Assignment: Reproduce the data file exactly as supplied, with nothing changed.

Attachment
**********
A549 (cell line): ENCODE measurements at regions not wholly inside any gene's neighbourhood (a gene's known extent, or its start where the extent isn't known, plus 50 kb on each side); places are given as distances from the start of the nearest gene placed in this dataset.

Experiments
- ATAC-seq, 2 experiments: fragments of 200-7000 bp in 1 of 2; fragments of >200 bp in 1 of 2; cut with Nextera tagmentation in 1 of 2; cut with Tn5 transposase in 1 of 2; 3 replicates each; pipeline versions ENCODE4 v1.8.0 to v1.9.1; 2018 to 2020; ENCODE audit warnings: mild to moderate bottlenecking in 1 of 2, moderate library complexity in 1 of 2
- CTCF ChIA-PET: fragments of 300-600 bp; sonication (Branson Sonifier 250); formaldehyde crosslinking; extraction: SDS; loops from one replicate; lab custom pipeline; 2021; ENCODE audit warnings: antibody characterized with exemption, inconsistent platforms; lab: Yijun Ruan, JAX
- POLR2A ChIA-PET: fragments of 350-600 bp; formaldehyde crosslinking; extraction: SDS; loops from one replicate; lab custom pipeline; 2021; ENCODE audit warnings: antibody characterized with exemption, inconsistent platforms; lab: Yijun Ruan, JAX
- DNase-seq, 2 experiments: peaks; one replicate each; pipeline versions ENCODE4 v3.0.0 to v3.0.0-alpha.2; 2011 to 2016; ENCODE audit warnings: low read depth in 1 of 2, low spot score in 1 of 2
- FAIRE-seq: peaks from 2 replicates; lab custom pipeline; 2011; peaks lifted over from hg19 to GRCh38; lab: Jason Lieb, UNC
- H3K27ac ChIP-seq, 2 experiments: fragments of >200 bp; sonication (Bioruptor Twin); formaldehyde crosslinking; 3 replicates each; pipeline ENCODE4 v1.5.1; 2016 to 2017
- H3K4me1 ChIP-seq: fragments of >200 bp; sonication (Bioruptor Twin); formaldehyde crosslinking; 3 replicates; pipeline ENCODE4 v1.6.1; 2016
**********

A549 (cell line): ENCODE measurements at regions not wholly inside any gene's neighbourhood (a gene's known extent, or its start where the extent isn't known, plus 50 kb on each side); places are given as distances from the start of the nearest gene placed in this dataset.

Experiments
- ATAC-seq, 2 experiments: fragments of 200-7000 bp in 1 of 2; fragments of >200 bp in 1 of 2; cut with Nextera tagmentation in 1 of 2; cut with Tn5 transposase in 1 of 2; 3 replicates each; pipeline versions ENCODE4 v1.8.0 to v1.9.1; 2018 to 2020; ENCODE audit warnings: mild to moderate bottlenecking in 1 of 2, moderate library complexity in 1 of 2
- CTCF ChIA-PET: fragments of 300-600 bp; sonication (Branson Sonifier 250); formaldehyde crosslinking; extraction: SDS; loops from one replicate; lab custom pipeline; 2021; ENCODE audit warnings: antibody characterized with exemption, inconsistent platforms; lab: Yijun Ruan, JAX
- POLR2A ChIA-PET: fragments of 350-600 bp; formaldehyde crosslinking; extraction: SDS; loops from one replicate; lab custom pipeline; 2021; ENCODE audit warnings: antibody characterized with exemption, inconsistent platforms; lab: Yijun Ruan, JAX
- DNase-seq, 2 experiments: peaks; one replicate each; pipeline versions ENCODE4 v3.0.0 to v3.0.0-alpha.2; 2011 to 2016; ENCODE audit warnings: low read depth in 1 of 2, low spot score in 1 of 2
- FAIRE-seq: peaks from 2 replicates; lab custom pipeline; 2011; peaks lifted over from hg19 to GRCh38; lab: Jason Lieb, UNC
- H3K27ac ChIP-seq, 2 experiments: fragments of >200 bp; sonication (Bioruptor Twin); formaldehyde crosslinking; 3 replicates each; pipeline ENCODE4 v1.5.1; 2016 to 2017
- H3K4me1 ChIP-seq: fragments of >200 bp; sonication (Bioruptor Twin); formaldehyde crosslinking; 3 replicates; pipeline ENCODE4 v1.6.1; 2016